The National Museum of Animals & Society, established January 2010, is dedicated to enriching the lives of animals and people through exploration of our shared experience. Read more...
National Museum of Animals & Society Blog
On October 2, 1869, in the Indian seaside town of Porbandar, Karamchand and Putlibai Gandhi welcomed into the world an infant who would grow up to become an incredible force for change – for both people and animals. Mohandas Karamchand Gandhi, often referred to as Mahatma, is recognized for leading his countrymen (and women!) in a crusade for independence, but he’s less widely known for his genuine compassion for animals.
The greatness of a nation and its moral progress can be judged by the way in which its animals are treated.
Animals too, he believed, benefited from the tenets of nonviolence and justice. Gandhi advocated for better, more humane farming practices as well as for a vegetarian diet. During his years in the UK, Gandhi was involved in the London Vegetarian Society and contributed quite a bit to the weekly newspaper aptly named The Vegetarian.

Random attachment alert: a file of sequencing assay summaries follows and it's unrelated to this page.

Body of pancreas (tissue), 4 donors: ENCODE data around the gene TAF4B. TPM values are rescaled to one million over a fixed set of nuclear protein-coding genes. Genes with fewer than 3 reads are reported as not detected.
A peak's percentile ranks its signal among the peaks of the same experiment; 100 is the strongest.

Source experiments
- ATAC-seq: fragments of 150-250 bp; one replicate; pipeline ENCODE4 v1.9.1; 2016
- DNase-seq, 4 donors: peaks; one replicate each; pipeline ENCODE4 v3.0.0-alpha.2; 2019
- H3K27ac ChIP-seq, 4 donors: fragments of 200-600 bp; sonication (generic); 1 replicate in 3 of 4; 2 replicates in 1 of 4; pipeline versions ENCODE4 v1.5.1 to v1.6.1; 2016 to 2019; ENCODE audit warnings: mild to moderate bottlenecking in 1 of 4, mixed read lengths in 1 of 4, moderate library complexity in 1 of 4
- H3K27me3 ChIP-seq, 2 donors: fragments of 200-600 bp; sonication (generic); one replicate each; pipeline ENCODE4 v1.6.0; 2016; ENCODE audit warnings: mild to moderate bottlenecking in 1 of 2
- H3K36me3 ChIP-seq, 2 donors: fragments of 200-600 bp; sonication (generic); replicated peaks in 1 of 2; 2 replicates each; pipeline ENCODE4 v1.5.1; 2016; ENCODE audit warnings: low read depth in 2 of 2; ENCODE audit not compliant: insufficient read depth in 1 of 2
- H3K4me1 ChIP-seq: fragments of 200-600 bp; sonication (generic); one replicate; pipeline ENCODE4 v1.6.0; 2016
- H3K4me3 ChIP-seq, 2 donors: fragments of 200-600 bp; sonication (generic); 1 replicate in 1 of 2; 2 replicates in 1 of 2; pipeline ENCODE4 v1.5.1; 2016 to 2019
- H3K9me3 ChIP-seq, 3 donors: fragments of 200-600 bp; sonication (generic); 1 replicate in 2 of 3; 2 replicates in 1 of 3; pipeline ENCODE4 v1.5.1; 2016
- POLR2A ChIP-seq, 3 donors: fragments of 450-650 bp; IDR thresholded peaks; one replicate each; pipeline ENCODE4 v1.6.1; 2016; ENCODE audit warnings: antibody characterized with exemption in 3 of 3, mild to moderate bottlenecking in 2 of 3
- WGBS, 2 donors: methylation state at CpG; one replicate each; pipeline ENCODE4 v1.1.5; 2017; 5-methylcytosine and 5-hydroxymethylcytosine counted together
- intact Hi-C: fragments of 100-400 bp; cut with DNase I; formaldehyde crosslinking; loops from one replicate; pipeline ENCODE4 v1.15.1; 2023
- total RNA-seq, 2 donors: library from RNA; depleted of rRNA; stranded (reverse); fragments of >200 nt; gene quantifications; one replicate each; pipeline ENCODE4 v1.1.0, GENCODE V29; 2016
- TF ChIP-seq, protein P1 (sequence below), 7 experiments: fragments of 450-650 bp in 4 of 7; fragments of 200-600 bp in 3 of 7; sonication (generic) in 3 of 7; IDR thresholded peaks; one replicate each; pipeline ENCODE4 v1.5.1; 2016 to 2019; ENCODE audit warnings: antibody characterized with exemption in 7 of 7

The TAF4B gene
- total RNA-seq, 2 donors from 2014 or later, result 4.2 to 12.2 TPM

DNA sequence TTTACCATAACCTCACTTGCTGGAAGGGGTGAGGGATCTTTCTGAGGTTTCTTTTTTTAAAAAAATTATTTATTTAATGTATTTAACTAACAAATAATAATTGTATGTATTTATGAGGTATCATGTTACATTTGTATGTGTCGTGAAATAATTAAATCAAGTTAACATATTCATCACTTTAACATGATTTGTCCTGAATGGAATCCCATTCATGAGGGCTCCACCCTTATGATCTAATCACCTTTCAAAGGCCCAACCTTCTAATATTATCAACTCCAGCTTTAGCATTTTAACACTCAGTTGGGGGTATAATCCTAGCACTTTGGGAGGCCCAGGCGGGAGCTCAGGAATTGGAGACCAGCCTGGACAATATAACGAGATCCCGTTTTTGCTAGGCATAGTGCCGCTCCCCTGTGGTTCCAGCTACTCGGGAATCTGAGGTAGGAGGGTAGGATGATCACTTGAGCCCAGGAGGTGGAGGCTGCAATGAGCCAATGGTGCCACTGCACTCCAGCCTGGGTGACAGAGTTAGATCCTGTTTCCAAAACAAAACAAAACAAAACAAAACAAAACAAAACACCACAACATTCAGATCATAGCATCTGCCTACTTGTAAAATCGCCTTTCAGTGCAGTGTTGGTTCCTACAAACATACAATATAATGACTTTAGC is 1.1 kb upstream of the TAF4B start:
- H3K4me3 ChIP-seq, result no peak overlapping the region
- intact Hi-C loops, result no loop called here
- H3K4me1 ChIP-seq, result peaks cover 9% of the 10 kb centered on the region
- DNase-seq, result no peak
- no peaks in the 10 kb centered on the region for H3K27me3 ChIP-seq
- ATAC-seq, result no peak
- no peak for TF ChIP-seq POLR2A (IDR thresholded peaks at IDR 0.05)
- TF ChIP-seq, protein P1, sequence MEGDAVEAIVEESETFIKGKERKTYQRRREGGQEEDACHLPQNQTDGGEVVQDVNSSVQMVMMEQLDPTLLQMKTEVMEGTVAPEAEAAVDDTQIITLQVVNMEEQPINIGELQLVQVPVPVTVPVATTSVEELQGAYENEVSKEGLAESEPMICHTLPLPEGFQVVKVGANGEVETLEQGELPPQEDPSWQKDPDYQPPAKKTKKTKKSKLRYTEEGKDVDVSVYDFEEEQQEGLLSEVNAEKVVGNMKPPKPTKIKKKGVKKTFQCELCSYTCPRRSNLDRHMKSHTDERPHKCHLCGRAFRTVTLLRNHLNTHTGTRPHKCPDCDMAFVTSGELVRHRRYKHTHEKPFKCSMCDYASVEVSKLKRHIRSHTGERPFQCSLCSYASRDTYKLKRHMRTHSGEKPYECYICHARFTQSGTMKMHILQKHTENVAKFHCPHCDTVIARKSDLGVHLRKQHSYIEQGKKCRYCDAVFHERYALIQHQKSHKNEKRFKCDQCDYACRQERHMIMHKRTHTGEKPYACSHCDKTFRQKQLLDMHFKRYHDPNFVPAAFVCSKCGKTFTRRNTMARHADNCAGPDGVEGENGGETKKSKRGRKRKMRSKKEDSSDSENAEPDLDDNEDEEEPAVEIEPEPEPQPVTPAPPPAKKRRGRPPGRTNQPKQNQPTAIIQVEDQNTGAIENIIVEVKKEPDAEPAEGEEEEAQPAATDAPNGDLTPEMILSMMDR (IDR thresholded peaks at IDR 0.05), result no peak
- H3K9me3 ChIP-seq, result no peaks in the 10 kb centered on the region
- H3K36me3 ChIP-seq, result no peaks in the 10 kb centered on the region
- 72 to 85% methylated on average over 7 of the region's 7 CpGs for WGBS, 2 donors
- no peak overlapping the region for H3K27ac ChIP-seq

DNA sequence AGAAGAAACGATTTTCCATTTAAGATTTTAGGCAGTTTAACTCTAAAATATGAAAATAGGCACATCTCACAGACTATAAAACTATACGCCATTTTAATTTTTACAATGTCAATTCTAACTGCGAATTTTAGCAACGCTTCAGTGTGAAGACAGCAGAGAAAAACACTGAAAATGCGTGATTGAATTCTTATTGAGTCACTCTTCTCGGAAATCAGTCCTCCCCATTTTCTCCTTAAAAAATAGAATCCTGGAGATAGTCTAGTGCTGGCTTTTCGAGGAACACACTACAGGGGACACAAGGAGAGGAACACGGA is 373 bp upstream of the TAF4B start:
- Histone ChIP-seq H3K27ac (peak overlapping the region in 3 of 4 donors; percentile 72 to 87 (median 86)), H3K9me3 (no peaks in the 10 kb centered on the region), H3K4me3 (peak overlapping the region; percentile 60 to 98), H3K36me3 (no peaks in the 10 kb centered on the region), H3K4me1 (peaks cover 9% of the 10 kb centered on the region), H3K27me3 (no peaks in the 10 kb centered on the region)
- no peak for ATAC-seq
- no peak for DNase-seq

To my mind, the life of a lamb is no less precious than that of a human being. I should be unwilling to take the life of a lamb for the sake of the human body. I hold that the more helpless a creature, the more entitled it is to protection by man from the cruelty of man.
I feel that spiritual progress does demand at some stage that we should cease to kill our fellow creatures for the satisfaction of our bodily wants.
Fast forward 142 years after Gandhi’s day of birth. October 2, 1983 marked the first celebration of World Farm Animals Day, an event created by the Farm Animal Rights Movement in memory of Gandhi’s life and contributions towards farm animal welfare. In the 28 years that this event has taken place, participants the globe over have initiated creative means for enlightening the public to the plight of farm animals on factory-style farms: vigils, marches, leafleting, tabling, cage-ins, and video displays. 2011 promises to be another innovative year with the use of the new Pay Per View campaign. Participants, who would otherwise shy away from knowing what takes place on factory farms, are paid $1 to watch a few minutes of undercover footage. They say an image speaks a thousand words. These videos speak millions.